An election candidate has hit out at what he called “bureaucracy gone mad” in a row over how his name will appear on the ballot paper.
Michael de Whalley claims he has been barred from contesting the North West Norfolk seat under his commonly known name because of a new directive from the Electoral Commission.
Instead, the Green Party candidate has been forced to campaign under his full name, Andrew Michael de Whalley
He said: “It was the only way my nomination papers would be accepted. Election materials have already been prepared and delivered saying vote for ‘Michael de Whalley’.
“If I were commonly known as Mike or Dave then that would be accepted, but not Michael.
“This is government bureaucracy gone mad.”
The dispute relates to a section of election law on how candidates’ details should appear on election papers.
An Electoral Commission spokesman yesterday said he could not comment on the change, which he said had been instigated by the Cabinet Office.
However, guidance issued to Mr de Whalley by the commission, which the Lynn News has seen, said: “The legislation makes it clear that a commonly used name is one which is different from any other forename or surname.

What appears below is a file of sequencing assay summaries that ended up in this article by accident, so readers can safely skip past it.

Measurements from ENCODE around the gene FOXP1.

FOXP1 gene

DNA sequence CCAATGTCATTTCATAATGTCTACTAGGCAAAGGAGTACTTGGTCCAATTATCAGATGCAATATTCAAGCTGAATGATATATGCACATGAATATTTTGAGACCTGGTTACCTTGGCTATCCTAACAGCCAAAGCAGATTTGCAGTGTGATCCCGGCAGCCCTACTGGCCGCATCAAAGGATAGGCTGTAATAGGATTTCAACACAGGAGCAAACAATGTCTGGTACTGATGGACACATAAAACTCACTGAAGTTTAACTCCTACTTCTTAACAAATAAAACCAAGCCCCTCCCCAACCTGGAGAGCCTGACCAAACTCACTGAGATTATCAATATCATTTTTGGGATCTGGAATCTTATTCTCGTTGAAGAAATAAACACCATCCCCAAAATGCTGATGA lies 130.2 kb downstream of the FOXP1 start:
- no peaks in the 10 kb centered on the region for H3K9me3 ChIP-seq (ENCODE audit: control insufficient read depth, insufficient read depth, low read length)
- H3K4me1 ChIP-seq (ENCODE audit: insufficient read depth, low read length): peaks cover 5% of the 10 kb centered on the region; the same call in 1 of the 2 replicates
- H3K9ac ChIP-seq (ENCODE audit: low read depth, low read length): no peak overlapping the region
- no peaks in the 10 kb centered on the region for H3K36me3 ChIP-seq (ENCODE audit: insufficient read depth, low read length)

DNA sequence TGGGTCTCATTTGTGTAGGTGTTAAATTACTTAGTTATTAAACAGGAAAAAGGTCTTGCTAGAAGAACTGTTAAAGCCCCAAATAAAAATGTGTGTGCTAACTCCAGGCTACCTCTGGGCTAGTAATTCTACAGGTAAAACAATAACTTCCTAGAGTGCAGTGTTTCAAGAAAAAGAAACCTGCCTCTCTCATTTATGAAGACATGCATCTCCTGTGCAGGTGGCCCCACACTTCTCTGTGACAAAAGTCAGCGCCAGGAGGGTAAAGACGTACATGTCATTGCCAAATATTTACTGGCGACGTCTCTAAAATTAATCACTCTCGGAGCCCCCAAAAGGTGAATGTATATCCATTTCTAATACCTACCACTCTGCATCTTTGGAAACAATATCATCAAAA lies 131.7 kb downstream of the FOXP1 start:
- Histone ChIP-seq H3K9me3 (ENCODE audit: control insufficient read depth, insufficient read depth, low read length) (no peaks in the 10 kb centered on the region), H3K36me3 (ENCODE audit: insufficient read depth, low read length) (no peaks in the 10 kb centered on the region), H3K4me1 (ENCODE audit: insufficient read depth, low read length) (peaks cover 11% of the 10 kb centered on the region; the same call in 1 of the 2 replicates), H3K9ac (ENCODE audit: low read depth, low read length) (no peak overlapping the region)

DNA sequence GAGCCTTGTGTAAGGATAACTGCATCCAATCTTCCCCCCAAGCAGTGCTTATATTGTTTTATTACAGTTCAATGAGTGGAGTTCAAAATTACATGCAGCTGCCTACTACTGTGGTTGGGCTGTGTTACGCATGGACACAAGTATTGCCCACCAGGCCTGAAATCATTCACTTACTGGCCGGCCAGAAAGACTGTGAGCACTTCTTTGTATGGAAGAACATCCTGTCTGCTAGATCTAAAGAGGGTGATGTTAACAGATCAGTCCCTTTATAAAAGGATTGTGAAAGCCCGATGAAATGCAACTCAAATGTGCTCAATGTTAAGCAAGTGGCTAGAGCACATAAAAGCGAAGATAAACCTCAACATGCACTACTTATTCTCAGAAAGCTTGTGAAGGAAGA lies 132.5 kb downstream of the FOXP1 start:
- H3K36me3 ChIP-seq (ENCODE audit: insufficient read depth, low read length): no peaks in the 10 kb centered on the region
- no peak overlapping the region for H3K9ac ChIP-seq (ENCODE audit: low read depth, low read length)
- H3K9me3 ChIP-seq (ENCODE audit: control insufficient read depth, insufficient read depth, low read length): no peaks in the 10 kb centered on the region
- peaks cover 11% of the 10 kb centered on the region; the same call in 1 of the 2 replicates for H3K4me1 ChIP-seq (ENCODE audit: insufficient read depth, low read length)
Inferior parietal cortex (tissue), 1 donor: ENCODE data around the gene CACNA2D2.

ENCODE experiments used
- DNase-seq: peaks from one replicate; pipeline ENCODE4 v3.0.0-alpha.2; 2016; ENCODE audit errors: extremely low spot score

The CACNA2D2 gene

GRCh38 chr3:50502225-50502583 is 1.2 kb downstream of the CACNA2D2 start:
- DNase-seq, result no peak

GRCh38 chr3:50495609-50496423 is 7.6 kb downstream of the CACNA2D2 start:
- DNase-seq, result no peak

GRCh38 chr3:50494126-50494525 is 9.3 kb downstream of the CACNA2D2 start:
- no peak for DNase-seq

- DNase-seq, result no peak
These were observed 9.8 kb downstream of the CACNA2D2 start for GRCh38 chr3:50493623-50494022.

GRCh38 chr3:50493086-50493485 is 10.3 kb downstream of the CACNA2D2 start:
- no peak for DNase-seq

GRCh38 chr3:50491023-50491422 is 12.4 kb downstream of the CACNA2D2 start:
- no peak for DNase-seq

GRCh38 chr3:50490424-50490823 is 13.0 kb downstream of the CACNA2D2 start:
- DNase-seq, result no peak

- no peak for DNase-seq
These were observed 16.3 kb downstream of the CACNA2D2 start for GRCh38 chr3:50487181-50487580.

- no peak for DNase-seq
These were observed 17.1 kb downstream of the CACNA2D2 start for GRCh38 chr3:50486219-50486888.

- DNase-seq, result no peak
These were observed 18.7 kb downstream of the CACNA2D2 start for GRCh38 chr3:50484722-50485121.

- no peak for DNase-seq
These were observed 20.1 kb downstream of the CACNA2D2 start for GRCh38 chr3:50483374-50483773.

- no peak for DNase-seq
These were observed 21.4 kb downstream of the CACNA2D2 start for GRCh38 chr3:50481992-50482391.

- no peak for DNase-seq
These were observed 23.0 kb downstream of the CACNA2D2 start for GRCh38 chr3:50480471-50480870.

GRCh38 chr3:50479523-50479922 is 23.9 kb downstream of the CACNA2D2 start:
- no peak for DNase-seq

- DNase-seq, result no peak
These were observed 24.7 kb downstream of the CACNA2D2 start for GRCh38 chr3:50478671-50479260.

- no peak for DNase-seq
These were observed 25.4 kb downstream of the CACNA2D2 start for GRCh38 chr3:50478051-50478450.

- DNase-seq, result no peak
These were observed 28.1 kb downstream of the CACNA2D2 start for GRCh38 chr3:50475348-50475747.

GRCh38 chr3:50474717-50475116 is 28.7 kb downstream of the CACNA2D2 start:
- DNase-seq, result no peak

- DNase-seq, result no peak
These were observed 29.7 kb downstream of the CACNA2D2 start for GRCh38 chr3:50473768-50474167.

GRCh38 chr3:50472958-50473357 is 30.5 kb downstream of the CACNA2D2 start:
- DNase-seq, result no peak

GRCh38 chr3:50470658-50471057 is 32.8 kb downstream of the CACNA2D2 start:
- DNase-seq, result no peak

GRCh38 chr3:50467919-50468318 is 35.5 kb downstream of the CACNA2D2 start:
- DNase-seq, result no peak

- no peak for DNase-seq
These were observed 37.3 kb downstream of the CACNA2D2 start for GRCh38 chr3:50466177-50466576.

“This means that a forename in its original format cannot be used as a commonly used name. If a candidate wishes to use a commonly used forename and/or surname then these must be different from their full name as it appears on the nomination paper.”
The new directive was issued earlier this month and the commission says it is writing to all political parties to ensure they are aware of the new requirements.
But Mr de Whalley has branded the decision as “bizarre” and fears he, and many other candidates across the country, could be disadvantaged by the move.
He said he had previously lost out on votes when he first stood for election to the borough council in 2007, when he was also listed as Andrew Michael de Whalley on the ballot paper.
He has now written to the government to urge them to reverse the rule before polling day on May 7.
He said: “I am, and have always been, known as Michael, not Andrew, and I believe it is reasonable to ask that Michael appears on the ballot paper, as my commonly used name, as it has done previously.”